I saw this post about how to confront a back-stabber and all these warm fuzzy thoughts came back to my head about being stabbed in the back by a former colleague at the Canada Revenue Agency.
I hoped this article would give me all kinds of ways in which I could get even should the situation arise again, or given me some insight into how to handle myself professionally should our paths ever cross again because I hate confrontation just for the sake of confrontation. I’m absolutely not going to seek her out to have a conversation with her.
The article, however, focuses on talking to the back-stabber in a non-threatening environment, and reminds the reader that a back-stabber act this way because they are insecure and that possibly they do this to protect a friend, or because they are finally in a position of power and don’t fully understand the repercussions of their actions. The recommended approach takes the emotion out of the confrontation and provides a safe environment to let that person know you are on to their deceptive ways.
Here is the Coles notes version of my story;
While working for the Canada Revenue Agency (CRA) I had applied for many management positions in the almost 11-years that I worked there, but was never chosen to be a permanent Team Leader / Manager. Many times it was because there were employment equity guidelines to meet, and as I was told, as a “white male” I would always be near the bottom of the list until our representation was met.
At first, I understood, but as I progressed and moved up in the CRA, it bothered me that I could “act” as a Team Leader, and I could manage teams but never permanently, as once I completed my MBA the decision made even less sense.
A Managerial position had posted in a different tax office, and I met all the criteria. It would have been a new challenge, new people, new office, a fresh start and it would have been managing staff which I was quite good at, so I applied.
I was contacted right away by their HR representative which is unusual (to get into the CRA was an 11-month process)and she told me that I was by far the best candidate, and she asked me for 3 references.
I chose them, but in the process of checking them, the HR representative contacted my new Team Leader, who had been managing my team for only 6-weeks. Not only that but she had been away from the office for 2-years on maternity leave and while she was gone, she had completed her qualifications, written the test and been selected to become the TL.
I was okay with that because when she joined the CRA, I had trained her and her friend and I had managed her on a couple of occasions. In fact, prior to her return, I had been leading the team – handling any escalations, addressing staffing matters, set up the goals and objectives for the team and leading the team meetings.
When she arrived, I gave her all the information and took a step back. She booked a meeting with me right away, sought out my opinions and asked me to continue helping out with the day-to-day operations, which I did.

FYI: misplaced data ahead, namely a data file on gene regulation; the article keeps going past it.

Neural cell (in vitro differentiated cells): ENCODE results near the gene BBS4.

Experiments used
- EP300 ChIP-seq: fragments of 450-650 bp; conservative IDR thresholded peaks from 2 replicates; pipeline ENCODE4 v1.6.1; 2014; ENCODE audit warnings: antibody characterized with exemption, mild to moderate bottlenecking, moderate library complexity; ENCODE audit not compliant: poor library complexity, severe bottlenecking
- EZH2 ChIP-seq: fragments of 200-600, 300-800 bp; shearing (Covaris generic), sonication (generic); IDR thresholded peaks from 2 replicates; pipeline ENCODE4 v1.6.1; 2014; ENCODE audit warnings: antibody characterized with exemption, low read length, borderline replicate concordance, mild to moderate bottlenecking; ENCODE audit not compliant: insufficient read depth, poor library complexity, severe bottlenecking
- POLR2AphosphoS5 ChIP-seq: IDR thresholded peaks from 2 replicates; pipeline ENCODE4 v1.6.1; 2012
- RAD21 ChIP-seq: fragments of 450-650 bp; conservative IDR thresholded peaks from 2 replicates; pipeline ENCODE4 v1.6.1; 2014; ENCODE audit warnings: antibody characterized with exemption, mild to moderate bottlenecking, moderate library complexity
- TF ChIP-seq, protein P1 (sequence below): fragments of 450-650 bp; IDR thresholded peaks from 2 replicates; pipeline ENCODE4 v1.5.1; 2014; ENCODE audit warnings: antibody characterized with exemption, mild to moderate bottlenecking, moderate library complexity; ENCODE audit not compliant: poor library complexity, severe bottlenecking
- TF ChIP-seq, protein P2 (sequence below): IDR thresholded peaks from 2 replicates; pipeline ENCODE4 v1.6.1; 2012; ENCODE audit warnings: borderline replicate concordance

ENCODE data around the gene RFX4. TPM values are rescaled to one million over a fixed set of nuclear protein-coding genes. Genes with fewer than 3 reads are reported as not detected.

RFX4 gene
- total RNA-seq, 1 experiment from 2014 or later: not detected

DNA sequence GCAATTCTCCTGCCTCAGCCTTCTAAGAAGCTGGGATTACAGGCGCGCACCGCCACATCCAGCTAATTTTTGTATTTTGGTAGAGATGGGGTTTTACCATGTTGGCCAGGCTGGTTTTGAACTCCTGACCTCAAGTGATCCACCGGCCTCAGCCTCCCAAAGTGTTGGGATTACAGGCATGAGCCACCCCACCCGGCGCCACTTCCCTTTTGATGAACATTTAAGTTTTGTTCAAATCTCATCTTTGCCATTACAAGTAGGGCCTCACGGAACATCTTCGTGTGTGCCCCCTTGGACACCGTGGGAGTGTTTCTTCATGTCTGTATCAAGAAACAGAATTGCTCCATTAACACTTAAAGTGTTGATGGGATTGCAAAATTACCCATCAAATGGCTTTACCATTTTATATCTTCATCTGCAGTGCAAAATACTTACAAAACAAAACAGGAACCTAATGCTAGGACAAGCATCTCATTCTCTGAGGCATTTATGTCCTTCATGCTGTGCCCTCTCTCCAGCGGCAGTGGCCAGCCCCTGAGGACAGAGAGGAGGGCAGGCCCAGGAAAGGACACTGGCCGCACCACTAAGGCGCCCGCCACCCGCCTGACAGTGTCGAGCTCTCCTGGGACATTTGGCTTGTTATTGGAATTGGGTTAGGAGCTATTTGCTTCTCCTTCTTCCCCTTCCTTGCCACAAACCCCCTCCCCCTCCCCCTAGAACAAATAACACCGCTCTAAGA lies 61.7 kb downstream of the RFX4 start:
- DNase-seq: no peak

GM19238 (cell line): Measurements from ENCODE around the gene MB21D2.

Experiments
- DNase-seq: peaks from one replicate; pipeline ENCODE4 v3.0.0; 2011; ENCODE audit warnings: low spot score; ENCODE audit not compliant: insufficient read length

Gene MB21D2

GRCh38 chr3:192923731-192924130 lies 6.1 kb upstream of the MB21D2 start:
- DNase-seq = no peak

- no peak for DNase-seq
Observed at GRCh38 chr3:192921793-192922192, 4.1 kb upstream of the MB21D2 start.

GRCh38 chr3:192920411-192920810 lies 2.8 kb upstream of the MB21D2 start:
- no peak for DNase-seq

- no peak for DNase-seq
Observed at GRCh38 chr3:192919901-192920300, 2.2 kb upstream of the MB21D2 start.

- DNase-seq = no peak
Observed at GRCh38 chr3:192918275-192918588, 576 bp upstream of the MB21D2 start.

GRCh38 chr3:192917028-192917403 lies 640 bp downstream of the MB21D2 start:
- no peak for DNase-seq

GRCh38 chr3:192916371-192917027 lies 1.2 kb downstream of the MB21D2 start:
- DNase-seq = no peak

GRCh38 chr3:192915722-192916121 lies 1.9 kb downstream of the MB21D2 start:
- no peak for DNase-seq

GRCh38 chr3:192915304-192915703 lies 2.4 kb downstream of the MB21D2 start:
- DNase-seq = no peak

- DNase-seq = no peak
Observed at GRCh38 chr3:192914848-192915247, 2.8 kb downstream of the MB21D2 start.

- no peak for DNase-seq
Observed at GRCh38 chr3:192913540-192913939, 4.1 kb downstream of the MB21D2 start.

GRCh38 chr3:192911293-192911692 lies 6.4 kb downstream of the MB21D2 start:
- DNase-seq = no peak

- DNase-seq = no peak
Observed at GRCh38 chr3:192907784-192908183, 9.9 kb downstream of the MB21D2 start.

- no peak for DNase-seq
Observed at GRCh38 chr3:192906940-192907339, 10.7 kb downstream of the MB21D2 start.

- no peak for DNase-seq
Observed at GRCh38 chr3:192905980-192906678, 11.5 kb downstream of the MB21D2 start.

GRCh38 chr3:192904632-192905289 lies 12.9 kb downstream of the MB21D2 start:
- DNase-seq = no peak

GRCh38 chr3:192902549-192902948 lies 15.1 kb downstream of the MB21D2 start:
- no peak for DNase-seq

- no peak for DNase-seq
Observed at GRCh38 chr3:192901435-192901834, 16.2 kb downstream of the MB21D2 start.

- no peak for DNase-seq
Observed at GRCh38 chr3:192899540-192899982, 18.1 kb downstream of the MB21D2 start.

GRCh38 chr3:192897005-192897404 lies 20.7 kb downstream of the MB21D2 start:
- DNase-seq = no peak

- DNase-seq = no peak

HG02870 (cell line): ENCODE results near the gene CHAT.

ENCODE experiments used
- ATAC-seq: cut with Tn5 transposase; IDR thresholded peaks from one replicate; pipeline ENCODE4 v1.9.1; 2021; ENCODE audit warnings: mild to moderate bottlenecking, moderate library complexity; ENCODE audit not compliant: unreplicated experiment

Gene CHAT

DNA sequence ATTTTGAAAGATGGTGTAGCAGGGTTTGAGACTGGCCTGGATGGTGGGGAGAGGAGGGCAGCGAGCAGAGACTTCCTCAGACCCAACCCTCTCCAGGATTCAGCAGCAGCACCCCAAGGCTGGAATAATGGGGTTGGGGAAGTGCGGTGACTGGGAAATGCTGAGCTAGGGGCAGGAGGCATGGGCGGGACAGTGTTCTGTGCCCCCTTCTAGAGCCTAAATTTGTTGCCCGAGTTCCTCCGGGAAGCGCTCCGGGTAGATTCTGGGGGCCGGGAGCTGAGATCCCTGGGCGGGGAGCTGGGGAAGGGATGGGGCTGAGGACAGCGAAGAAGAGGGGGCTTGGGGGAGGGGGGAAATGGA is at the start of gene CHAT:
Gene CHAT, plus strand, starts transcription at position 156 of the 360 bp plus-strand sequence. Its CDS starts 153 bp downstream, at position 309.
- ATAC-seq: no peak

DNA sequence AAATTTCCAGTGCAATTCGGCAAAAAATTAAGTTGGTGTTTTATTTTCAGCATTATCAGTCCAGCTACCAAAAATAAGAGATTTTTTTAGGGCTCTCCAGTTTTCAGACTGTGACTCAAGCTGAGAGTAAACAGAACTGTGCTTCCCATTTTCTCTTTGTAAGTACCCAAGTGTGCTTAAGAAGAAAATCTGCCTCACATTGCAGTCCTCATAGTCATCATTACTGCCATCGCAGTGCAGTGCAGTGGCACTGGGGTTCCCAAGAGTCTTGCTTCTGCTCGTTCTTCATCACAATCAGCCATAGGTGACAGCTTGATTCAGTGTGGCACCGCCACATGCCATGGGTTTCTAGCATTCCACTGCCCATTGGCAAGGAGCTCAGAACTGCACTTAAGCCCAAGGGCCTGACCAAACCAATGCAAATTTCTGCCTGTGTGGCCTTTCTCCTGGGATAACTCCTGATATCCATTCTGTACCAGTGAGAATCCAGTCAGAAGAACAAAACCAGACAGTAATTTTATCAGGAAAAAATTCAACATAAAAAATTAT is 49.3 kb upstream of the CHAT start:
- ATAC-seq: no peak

Then after 6 weeks, she was gone. Nobody knew where she went or what had happened to her, but I later found out that she left to accept another position (and she didn’t even telling the team), so the Assistant Director appointed another team leader to run our team, and she booked a meeting with me and asked me to continue to run it for her.
Sounds okay, right.
Here is where it gets wacky.
Since it takes ages for government processes to run their course, 5 or 6 months had passed when I was approached out of no where by a colleague about a rumour that she had heard that I was not going to get this position because this outgoing TL had told the hiring board that I was a terrible leader.
How this colleague even knew I had applied was a shock to me.
Silly as it seems (and those of you never having worked in government you may think this is all crap, but it is SO true and happens all the time) so I called HR, who told me that a “better candidate was selected”.
I waited until the posting was public and realized the candidate had nowhere near the experience, or education that I had, and clearly HR made this decision because of what the TL said.
It bothered me, but I was now looking for roles in the private sector, and found one as the Tax Manager of a large Transfer Agent. Upon leaving the CRA, I requested access to all of my records and in doing so I was given a copy of the written reference that this TL provided to the board.
It was a joke.
In the area that asked if I had ever led a team formally or informally, she said “no”.
In the area where it asked if I had any experience with goals or objectives, she said “no”.
Under the last area asking if I was good with people and would – in her opinion – be able to lead a team, she said, “no”.
And as such, due to her treating this matter like it was a big high-school joke – I was denied this position.
I wanted to confront her but not because I hold a grudge but because with the casualness this woman lied to the hiring board, I wanted her to know that I knew what she had done. If she can lie to her employer with such ease, she must be able to do the same to her children and her family.
I wonder how she would feel if that happened to her, or her kids?
I also wanted to let her manager know the situation but it would have all seemed so petty and was not worth my time, stress and effort.
But what would I say? I’m an emotional guy and while this really upset me at the time, it bothered me more because it’s not right, it wasn’t fair and it was wrong.
Thankfully this article gave me some suggestions. Now I know.
I’ll update this post if I ever run into her again!